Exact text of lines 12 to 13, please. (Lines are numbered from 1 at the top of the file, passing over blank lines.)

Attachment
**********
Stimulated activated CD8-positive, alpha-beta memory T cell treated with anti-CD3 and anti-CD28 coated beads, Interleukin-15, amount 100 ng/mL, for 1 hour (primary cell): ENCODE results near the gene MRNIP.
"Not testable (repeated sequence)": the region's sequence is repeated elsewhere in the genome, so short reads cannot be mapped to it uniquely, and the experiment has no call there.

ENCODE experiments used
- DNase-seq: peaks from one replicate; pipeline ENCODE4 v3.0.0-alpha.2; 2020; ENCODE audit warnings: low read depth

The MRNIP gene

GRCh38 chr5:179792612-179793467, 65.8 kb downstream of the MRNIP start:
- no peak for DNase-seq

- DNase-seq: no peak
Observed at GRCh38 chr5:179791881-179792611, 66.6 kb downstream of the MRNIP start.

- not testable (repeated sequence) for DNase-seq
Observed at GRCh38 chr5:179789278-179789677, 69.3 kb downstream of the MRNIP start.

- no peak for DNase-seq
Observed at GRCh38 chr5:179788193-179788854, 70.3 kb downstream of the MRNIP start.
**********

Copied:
- no peak for DNase-seq
Observed at GRCh38 chr5:179788193-179788854, 70.3 kb downstream of the MRNIP start.